Representation Without Representation
Lawyers in class action suits too often represent their clients as a sort of grudging afterthought to representing their own monetary interests. Daniel Fisher blogs at Forbes of my friend Ted Frank's appeal of a judge's award of $21 million in fees to lawyers and $6 million to those they were supposed to be representing:
For a thorough description of how a compliant judge can allow class-action lawyers to turn practically worthless coupons into a fountain of fees, read Ted Frank's appeal of a St. Louis judge's award in the A.G. Edwards case. St. Louis Judge Angela T. Quigless approved a settlement that gives lawyers at Milberg and other firms $21 million in cash but only $6 million for some customers and three annual coupons of $8.22 apiece for the rest. The judge didn't even see fit to inquire into the lawyers' valuation of the coupon portion of the settlement, despite strong evidence that less than 10% of coupons in such cases are ever redeemed. (A simple question to the lawyers might have sufficed: "If they're so valuable," Judge Quigless might have asked, "why don't you accept them at the same 100 cents on the dollar you have told the court they are worth?")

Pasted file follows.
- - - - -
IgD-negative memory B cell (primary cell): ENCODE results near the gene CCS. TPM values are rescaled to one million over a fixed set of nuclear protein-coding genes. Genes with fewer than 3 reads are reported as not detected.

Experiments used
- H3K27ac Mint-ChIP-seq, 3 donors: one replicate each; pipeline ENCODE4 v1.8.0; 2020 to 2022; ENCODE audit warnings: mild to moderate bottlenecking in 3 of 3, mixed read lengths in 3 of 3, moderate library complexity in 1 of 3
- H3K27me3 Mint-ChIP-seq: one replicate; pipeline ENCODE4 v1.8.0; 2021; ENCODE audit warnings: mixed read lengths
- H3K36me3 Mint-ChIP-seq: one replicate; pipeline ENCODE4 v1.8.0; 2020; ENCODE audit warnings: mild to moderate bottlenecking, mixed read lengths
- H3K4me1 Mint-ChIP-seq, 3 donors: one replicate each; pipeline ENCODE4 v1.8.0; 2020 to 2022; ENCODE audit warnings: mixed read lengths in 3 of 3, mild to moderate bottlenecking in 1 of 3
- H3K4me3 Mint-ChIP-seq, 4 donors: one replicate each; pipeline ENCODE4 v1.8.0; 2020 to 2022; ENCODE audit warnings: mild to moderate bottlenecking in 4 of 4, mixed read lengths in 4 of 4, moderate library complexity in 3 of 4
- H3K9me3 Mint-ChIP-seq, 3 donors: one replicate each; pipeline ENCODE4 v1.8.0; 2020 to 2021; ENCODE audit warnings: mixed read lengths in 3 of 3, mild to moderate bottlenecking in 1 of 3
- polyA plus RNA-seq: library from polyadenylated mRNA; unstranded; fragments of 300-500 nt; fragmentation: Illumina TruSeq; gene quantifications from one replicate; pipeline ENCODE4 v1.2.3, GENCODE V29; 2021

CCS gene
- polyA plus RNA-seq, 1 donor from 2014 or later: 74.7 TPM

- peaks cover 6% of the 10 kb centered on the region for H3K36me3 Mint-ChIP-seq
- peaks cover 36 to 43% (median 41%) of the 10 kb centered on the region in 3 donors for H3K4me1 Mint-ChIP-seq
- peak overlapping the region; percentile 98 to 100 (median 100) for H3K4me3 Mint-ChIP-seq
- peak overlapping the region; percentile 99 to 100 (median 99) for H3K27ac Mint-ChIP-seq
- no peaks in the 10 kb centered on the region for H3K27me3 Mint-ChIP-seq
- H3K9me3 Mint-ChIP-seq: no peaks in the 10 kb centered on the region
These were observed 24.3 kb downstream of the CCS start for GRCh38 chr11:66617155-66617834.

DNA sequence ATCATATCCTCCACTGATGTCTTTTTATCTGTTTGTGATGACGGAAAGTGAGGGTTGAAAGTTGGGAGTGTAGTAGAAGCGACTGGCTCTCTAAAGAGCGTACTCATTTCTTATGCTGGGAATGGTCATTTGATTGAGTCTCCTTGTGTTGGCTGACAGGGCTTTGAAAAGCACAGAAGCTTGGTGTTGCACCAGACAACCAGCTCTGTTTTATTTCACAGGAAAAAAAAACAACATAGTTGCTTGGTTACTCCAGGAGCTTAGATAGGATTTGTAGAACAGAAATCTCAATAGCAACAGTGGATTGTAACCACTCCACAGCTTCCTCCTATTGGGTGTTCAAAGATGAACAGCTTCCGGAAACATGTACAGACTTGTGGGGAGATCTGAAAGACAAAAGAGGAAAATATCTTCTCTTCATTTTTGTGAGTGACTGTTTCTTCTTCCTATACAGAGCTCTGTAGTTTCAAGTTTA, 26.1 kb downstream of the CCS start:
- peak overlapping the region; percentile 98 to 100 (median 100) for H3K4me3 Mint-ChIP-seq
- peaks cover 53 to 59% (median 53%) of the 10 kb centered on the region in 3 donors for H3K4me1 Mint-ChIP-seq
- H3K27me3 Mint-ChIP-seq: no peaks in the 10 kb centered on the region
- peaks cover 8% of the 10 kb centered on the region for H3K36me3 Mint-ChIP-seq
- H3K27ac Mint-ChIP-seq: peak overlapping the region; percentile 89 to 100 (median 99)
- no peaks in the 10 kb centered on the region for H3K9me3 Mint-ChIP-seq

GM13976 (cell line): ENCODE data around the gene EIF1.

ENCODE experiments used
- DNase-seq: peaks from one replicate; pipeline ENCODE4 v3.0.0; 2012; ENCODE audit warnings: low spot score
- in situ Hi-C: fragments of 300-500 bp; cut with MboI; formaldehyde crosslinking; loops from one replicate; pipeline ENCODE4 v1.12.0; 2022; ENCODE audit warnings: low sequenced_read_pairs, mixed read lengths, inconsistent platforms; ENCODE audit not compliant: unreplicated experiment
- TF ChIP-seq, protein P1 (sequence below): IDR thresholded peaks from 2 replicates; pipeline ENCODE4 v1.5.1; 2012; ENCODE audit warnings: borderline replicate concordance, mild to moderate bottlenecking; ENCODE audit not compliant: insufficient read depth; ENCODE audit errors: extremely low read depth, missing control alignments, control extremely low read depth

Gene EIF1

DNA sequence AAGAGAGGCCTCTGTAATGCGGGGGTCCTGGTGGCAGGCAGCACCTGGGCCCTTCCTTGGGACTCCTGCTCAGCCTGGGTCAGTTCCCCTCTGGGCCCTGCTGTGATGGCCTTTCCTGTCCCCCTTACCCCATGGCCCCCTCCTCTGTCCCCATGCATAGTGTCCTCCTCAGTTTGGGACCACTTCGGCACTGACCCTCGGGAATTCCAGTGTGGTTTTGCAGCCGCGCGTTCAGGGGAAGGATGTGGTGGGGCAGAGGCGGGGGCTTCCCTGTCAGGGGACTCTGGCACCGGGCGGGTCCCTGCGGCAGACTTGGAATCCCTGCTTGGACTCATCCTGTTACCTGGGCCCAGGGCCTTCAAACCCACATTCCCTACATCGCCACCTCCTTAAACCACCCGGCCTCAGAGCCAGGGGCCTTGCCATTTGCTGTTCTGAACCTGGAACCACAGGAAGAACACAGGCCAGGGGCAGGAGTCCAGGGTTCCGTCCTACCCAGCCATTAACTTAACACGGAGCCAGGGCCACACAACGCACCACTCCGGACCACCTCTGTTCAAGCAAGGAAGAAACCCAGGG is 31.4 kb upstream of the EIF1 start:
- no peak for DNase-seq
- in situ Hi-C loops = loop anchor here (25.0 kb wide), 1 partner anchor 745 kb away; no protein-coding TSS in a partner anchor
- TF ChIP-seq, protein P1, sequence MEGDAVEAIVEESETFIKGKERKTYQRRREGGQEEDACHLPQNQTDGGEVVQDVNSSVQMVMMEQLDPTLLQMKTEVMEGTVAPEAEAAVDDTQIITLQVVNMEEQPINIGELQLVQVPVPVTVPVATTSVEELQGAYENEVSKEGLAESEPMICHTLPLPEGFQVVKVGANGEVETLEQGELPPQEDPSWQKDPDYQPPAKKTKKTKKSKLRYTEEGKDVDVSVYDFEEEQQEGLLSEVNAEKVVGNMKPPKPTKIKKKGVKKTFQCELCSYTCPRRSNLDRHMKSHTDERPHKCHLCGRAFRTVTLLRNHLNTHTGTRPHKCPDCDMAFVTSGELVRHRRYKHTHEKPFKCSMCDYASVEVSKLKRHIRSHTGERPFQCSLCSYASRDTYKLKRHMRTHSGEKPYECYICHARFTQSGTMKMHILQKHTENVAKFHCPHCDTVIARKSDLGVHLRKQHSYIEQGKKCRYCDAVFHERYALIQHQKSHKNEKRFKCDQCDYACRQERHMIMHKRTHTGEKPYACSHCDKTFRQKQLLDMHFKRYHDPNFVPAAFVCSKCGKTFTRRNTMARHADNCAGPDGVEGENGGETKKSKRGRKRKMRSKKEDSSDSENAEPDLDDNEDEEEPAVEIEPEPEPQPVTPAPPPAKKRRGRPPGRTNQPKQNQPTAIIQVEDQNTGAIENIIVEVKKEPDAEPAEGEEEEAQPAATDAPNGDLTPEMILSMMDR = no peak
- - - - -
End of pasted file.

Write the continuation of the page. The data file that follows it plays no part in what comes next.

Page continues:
The judge did show some backbone when Frank asked her to order an inquiry into how many coupons were redeemed in a nearly identical settlement Milberg negotiated with Edward D. Jones in 2006. She rejected the request.